Date of Award

12-2021

Document Type

Dissertation - Open Access

Degree Name

Doctor of Philosophy in Aerospace Engineering

Department

Aerospace Engineering

Committee Chair

Dr. Troy Henderson

Committee Co-Chair

Dr. Richard Prazenica

First Committee Member

Dr. Morad Nazari

Second Committee Member

Dr. William MacKunis

Abstract

This work presents several trajectory generation algorithms for multibody robotic systems based on the Product of Exponentials (PoE) formulation, also known as screw theory. A PoE formulation is first developed to model the kinematics and dynamics of a multibody robotic manipulator (Sawyer Robot) with 7 revolute joints and an end-effector.

In the first method, an Inverse Kinematics (IK) algorithm based on the Newton-Raphson iterative method is applied to generate constrained joint-space trajectories corresponding to straight-line and curvilinear motions of the end effector in Cartesian space with finite jerk. The second approach describes Constant Screw Axis (CSA) trajectories which are generated using Machine Learning (ML) and Artificial Neural Networks (ANNs) techniques. The CSA method smooths the trajectory in the Special Euclidean (SE(3)) space. In the third approach, a multi-objective Swarm Intelligence (SI) trajectory generation algorithm is developed, where the IK problem is tackled using a combined SI-PoE ML technique resulting in a joint trajectory that avoids obstacles in the workspace, and satisfies the finite jerk constraint on end-effector while minimizing the torque profiles. The final method is a different approach to solving the IK problem using the Deep Q-Learning (DQN) Reinforcement Learning (RL) algorithm which can generate different joint space trajectories given the Cartesian end-effector path.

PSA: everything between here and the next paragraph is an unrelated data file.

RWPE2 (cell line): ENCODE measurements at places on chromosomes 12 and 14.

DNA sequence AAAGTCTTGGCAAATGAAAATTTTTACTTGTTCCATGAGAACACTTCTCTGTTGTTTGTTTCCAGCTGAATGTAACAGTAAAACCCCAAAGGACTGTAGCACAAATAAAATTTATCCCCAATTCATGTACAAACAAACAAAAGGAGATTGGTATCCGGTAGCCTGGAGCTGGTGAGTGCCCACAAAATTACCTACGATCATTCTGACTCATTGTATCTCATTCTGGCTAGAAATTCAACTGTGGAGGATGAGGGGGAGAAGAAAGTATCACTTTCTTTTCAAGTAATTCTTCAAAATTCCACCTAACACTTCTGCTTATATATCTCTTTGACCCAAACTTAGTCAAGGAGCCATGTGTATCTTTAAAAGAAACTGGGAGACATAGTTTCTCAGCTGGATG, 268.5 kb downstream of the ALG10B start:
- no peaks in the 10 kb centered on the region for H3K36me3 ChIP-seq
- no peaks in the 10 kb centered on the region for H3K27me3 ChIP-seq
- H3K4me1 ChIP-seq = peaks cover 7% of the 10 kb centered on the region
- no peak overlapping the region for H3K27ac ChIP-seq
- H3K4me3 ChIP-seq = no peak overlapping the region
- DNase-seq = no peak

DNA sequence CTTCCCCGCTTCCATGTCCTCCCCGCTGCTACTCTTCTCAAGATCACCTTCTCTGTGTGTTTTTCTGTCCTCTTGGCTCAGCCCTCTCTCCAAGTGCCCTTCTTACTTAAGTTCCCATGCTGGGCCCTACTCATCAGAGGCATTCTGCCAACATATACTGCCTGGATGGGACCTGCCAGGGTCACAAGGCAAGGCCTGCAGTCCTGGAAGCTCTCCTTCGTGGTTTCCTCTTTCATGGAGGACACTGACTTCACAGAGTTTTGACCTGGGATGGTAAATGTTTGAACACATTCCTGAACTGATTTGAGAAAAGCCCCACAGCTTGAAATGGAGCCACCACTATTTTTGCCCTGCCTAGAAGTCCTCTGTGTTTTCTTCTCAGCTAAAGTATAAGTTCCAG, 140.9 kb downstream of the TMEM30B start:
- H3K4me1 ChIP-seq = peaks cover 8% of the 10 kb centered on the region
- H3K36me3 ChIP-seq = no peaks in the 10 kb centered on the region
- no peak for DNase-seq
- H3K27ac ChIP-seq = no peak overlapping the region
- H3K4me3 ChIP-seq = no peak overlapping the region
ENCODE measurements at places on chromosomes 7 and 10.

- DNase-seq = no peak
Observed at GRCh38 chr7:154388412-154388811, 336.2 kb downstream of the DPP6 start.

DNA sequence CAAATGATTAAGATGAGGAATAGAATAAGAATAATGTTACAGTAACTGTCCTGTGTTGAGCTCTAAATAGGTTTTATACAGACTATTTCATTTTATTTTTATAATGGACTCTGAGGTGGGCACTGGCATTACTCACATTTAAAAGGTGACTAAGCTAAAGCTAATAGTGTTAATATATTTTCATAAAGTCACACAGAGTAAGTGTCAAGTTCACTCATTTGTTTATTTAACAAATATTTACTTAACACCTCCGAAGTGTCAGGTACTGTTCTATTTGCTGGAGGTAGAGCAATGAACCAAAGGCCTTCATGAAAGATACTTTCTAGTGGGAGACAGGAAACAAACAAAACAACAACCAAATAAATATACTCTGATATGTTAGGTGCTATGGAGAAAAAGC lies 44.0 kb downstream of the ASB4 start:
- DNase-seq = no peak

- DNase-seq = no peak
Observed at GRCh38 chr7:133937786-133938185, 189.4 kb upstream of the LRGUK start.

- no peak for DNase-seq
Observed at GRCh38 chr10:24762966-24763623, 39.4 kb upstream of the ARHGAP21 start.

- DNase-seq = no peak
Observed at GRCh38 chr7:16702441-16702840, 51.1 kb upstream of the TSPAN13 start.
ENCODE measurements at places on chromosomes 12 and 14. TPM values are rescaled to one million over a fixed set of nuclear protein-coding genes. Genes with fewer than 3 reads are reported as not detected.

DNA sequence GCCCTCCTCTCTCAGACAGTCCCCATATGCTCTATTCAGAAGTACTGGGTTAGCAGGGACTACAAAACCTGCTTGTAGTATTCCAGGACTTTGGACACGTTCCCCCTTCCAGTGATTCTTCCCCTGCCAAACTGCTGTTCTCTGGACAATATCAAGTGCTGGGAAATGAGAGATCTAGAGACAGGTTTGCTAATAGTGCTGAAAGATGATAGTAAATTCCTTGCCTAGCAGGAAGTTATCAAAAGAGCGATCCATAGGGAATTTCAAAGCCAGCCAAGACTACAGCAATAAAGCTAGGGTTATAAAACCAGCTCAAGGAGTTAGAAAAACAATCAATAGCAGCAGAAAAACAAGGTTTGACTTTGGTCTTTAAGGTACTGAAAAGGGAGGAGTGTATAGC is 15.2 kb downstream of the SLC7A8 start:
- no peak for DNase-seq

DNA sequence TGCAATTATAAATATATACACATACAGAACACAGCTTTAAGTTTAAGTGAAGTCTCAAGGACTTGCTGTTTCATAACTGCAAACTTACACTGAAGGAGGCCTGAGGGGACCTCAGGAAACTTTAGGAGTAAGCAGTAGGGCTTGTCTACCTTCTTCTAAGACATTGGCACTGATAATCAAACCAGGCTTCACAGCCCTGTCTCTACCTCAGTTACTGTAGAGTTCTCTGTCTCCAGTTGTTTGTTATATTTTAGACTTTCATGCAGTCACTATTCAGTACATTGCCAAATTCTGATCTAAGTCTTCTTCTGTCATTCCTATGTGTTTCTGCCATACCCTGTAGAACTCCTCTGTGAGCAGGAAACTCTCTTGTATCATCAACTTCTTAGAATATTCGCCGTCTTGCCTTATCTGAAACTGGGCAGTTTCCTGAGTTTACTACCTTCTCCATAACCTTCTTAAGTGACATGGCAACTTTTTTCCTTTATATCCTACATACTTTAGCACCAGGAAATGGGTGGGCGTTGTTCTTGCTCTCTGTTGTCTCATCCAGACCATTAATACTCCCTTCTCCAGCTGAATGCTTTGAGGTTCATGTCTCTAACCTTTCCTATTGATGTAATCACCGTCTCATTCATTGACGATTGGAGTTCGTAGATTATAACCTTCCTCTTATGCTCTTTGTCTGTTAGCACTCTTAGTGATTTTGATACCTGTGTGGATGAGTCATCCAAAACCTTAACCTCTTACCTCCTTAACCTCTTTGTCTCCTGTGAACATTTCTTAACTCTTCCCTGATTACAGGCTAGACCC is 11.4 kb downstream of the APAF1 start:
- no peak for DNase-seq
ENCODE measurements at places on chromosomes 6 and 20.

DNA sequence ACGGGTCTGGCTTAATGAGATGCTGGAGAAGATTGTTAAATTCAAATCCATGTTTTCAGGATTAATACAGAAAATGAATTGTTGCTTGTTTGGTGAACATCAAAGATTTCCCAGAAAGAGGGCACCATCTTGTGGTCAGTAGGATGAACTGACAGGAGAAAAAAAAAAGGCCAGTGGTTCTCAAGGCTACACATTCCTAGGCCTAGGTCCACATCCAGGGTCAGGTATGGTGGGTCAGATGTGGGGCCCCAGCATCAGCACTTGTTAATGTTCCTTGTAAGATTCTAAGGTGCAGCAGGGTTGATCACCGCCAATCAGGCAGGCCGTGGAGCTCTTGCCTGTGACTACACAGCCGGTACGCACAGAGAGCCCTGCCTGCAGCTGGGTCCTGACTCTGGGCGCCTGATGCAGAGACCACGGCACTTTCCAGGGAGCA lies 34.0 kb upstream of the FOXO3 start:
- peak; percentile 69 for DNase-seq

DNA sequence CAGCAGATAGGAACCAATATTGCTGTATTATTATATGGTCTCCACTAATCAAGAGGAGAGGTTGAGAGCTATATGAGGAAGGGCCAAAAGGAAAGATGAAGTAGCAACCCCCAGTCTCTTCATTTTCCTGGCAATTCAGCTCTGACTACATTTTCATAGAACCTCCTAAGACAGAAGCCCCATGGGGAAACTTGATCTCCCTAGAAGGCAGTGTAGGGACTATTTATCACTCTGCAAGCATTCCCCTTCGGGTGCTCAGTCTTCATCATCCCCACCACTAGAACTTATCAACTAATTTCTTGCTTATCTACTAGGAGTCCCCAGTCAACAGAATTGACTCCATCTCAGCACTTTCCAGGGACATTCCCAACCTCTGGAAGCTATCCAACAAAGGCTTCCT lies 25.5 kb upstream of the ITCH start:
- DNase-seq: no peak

For all methods above, the Newton-Euler recursive algorithm is implemented to compute the inverse dynamics, which generates the joint torques profiles. The simulated torque profiles are experimentally validated by feeding the generated joint trajectories to the Sawyer robotic arm through the developed Robot Operating System (ROS) - Python environment in the Software Development Kit (SDK) mode. The developed algorithms can be used to generate various trajectories for robotic arms (e.g. spacecraft servicing missions).

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